Norwich, Middlebury compete in international solar power competition

Middlebury’s entry in the Solar Decathlon competition is called InSite. Courtesy of Middlebury College

Middlebury’s entry in the Solar Decathlon competition is called InSite. Courtesy of Middlebury College

On a morning short on sunshine and long on rain, students from Middlebury College and Norwich University shared details of solar-powered houses the schools built and are shipping to an international competition in California.

“Even though there is no sun out there today -– these houses would work either way,” Daphne Larkin, director of communications at Norwich, said Tuesday at the event outside the Statehouse in Montpelier.

In a tent set up to fight off the rain, Gov. Peter Shumlin and the presidents of Middlebury College and Norwich University spoke in front of an audience of about 60 people. The schools were selected for the Solar Decathlon, an international biennial competition put on by the U.S. Department of Energy since 2002. The finals are in Irvine, Calif., next month.

The competition challenges collegiate teams to design and build houses that are cost-effective, attractive and energy-efficient, according to Jason Lutterman, of the office of energy efficiency and renewable energy at the U.S. Department of Energy.

“There are two things about Vermont that I think is striking — the first, I think, is our ability to innovate, and these students have proven once again that we can out-innovate the rest of them,” Shumlin said. “The second part is that we care deeply about our downtowns and our communities and what these buildings do is that they enhance these communities.”

Norwich’s entry in the Solar Decathlon competition is called Delta T-90. Here it is loaded on a truck to be delivered to the contest in Irvine, Calif. Courtesy of Norwich University

Norwich’s entry in the Solar Decathlon competition is called Delta T-90. Here it is loaded on a truck to be delivered to the contest in Irvine, Calif. Courtesy of Norwich University

The home built by Norwich students Delta T-90, is a modular house designed to maintain 70 degrees indoors when it’s minus 20 degrees Farenheit outdoors. More than 60 students from six academic disciplines have been working on the house over the past two years and cost $700,000 to develop, according to Larkin.

Middlebury’s home, InSite, has replaced the traditional solar panel roof placement with a green roof that insulates the house and helps it manage storm water. The home will be a “net-zero” solar-powered home, built to produce as much energy as it consumes. The total project cost was about $1.4 million and more than 100 students took part, according to a news release from the college. About 50 of those students will travel to California in weekly blocks to present the final project, said Ari Lattanzi, a Middlebury student.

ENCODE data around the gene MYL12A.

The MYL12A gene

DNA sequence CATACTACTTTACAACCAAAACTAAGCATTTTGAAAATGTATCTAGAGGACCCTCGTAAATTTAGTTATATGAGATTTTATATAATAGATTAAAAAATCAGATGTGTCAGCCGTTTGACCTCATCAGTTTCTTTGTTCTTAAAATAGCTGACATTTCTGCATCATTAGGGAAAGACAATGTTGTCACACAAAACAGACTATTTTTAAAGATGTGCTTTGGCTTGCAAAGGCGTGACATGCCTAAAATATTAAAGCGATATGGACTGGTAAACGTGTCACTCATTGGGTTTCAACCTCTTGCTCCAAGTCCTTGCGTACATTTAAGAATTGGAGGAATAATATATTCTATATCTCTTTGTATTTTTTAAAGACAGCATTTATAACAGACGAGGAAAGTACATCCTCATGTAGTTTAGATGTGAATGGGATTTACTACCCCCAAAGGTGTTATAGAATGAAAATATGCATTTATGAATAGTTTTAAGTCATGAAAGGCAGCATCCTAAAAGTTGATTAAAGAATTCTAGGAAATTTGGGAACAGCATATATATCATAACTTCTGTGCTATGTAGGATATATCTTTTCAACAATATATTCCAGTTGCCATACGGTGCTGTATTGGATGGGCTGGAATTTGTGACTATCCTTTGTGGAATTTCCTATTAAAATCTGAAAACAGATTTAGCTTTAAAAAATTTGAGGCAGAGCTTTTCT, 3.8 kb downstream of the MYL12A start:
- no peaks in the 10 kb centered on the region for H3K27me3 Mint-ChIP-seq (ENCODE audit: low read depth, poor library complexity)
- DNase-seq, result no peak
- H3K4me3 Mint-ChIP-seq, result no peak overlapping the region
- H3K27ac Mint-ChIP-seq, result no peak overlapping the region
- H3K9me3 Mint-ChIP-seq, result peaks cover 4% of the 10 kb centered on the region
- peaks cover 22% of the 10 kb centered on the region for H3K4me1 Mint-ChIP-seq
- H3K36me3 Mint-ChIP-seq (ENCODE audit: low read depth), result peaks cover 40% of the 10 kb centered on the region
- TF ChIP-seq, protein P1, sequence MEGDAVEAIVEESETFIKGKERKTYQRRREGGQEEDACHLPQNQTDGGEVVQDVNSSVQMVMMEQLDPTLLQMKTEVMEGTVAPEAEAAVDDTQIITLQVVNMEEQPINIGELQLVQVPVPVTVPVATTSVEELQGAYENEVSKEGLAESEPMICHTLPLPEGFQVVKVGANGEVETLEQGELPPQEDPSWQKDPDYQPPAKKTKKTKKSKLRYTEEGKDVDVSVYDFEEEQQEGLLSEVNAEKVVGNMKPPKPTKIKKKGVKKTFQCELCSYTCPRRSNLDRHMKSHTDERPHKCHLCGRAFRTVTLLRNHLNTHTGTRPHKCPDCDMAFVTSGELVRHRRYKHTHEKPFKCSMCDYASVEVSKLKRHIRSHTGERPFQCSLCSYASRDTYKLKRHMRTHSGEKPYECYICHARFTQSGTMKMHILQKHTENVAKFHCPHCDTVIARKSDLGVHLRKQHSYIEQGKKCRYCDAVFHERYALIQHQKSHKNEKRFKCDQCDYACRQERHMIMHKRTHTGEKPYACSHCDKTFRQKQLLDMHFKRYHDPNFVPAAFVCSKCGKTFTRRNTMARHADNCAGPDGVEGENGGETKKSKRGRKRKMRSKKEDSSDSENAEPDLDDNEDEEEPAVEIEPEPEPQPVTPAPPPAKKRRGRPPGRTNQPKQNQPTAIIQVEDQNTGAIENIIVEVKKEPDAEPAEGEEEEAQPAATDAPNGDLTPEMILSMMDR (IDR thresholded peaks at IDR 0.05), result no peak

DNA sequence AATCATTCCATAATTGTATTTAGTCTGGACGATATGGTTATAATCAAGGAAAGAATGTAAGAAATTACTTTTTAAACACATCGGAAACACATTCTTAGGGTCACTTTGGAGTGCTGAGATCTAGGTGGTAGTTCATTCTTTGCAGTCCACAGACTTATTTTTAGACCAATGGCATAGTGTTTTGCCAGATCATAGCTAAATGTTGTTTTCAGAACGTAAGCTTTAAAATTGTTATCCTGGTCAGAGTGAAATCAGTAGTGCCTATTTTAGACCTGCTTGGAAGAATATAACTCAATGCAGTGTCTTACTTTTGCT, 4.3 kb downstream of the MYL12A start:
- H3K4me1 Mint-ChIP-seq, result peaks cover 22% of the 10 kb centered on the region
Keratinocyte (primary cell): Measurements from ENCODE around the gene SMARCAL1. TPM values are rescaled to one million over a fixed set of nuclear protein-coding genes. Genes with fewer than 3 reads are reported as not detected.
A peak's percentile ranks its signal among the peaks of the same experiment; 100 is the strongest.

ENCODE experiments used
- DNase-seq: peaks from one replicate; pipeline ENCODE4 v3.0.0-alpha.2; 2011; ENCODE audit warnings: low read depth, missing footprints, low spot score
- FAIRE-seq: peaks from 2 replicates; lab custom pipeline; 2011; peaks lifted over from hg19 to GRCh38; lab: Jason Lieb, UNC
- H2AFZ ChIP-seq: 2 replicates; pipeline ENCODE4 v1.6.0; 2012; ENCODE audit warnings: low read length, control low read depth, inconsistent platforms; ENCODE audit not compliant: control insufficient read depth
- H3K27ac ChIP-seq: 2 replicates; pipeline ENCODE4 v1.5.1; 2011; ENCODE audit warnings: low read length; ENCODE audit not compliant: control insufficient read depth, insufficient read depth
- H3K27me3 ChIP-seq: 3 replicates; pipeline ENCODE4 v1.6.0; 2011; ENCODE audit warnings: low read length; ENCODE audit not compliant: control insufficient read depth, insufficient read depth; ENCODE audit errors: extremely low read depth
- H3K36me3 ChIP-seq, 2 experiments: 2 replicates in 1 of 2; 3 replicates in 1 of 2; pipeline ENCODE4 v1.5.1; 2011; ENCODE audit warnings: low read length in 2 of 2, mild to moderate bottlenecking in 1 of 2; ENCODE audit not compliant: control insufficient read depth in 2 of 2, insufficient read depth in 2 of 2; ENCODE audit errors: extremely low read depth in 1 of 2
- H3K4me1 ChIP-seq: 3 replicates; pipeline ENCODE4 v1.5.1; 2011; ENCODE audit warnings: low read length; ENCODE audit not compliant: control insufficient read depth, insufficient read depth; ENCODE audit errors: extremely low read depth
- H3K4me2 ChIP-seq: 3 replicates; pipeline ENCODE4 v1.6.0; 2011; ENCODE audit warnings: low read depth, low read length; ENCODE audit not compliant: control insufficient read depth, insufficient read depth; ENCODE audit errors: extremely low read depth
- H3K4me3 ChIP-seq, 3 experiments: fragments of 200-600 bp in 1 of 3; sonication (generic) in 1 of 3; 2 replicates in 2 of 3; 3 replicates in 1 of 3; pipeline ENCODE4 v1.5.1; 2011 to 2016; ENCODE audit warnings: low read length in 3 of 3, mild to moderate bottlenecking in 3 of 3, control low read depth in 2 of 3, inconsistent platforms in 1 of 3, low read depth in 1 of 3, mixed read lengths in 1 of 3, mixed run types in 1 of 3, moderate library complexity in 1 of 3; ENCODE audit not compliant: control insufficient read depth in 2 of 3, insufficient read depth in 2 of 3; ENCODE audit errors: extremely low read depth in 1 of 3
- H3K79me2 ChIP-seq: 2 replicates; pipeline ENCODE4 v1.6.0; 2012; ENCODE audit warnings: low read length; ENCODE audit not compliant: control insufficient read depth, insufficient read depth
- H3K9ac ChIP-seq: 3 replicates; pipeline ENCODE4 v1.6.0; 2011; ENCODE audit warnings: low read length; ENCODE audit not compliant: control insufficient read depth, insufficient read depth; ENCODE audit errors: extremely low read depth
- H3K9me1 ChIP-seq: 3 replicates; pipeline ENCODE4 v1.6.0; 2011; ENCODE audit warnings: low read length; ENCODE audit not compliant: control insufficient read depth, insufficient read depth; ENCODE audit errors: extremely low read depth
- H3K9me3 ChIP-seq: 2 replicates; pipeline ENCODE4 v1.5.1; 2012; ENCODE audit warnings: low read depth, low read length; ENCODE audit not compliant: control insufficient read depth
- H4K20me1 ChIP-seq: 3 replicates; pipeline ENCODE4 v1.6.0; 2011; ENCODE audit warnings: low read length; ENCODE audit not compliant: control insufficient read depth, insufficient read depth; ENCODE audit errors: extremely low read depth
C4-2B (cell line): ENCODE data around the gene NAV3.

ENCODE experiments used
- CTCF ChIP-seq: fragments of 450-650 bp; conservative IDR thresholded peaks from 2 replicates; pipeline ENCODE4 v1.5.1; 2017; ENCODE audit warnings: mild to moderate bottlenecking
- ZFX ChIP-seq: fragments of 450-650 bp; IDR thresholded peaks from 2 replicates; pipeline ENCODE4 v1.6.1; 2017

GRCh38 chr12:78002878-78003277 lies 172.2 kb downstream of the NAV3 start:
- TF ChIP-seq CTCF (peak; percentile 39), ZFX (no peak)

The Middlebury house will travel by rail to reduce its carbon footprint, which made the construction more complicated, Lattanzi said. Starting on Sept. 23, her team will spend nine days setting the house up.

There is no cash prize for the competition, but there is a trophy and “the pride of knowing that you won,” said Lutterman of the Department of Energy.

The 20 finalists received up to $100,000 in grants from DOE to finish their projects, but additional costs were raised individually. The houses are rated for affordability and are not allowed to sell for more than $250,000.

Previous homes have been sold to recover costs or raise money for future teams, but most of the houses are used for research and are displayed at their respective universities.

The college offered resources in the form of faculty and space, but all other costs were covered by money raised from the community and private sponsors, said Ronald Liebowitz, Middlebury president.

Over the two first weeks in October, the contestants will compete in 10 disciplines judged by 12 jurors who are “at the top of their respective professions.” Each contest, which ranges from architecture to hot water to engineering, is worth a maximum of 100 points. The group that is closest to 1,000 points by the end of the month is the winner, according to the Solar Decathlon’s website.

Three teams that made it to the final round are from outside the U.S. — Czech Republic, Austria and Ontario, Canada.

In 2011, the Solar Decathlon in Washington, D.C., attracted more than 350,000 visitors. One of the purposes of the competition is to educate students and the public about the environmental benefits of clean-energy products, Lutterman said.

Middlebury placed 4th in the Solar Decathlon in 2011, which was held in Washington, D.C. It was the first liberal arts college to be selected for the competition. This is the first time competing for Norwich.

“Our house left the campus on trucks this morning,” said Shannon Sickler, a student representative for the Norwich project. “I’ve been working with this project for over two years, so it’s very exciting that we are finally getting there.”

Norwich President Richard Schneider (center) speaks during a send-off news conference outside the Statehouse on Tuesday with Gov. Peter Shumlin and Middlebury President Ronald Liebowitz. Photo by Viola Gad/VTDigger

Norwich President Richard Schneider (center) speaks during a send-off news conference outside the Statehouse on Tuesday with Gov. Peter Shumlin and Middlebury President Ronald Liebowitz. Photo by Viola Gad/VTDigger

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